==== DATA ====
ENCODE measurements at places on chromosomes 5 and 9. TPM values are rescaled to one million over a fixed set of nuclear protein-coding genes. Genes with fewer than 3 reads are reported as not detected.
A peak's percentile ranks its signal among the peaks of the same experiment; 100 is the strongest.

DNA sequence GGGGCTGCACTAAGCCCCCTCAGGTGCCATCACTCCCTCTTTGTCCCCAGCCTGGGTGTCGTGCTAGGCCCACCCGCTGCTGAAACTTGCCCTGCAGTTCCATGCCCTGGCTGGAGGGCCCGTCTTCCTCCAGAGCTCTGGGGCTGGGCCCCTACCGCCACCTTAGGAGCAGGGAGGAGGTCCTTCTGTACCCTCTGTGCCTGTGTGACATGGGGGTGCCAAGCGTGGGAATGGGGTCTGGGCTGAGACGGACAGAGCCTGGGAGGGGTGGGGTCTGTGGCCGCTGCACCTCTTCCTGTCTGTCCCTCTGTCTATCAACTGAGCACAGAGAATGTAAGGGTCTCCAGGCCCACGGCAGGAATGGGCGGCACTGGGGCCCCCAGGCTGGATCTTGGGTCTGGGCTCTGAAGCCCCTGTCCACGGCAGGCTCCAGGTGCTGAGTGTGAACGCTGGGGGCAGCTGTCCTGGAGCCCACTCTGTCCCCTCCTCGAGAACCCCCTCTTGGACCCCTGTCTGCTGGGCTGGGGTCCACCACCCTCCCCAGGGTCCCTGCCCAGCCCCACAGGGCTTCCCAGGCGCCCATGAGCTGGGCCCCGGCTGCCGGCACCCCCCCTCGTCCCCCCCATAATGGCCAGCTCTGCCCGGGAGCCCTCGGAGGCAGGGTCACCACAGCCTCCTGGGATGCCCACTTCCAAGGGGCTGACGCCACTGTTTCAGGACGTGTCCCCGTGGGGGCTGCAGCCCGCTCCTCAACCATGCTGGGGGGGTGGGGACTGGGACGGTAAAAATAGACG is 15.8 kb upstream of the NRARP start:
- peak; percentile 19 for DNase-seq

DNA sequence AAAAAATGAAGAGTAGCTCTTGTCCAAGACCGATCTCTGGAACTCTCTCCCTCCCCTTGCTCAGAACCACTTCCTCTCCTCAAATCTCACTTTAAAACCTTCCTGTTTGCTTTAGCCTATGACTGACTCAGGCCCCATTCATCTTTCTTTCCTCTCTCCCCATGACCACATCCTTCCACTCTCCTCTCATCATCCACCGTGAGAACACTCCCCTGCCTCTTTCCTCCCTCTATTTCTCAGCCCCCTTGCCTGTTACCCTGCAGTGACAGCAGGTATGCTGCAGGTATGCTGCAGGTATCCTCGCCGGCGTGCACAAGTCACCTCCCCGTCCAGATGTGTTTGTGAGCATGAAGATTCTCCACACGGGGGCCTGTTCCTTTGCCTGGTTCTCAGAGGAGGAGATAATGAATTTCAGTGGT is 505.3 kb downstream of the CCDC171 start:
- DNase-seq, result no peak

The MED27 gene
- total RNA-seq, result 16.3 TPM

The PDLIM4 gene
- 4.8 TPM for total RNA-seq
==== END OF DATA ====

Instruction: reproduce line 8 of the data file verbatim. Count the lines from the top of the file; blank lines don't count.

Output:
- total RNA-seq, result 16.3 TPM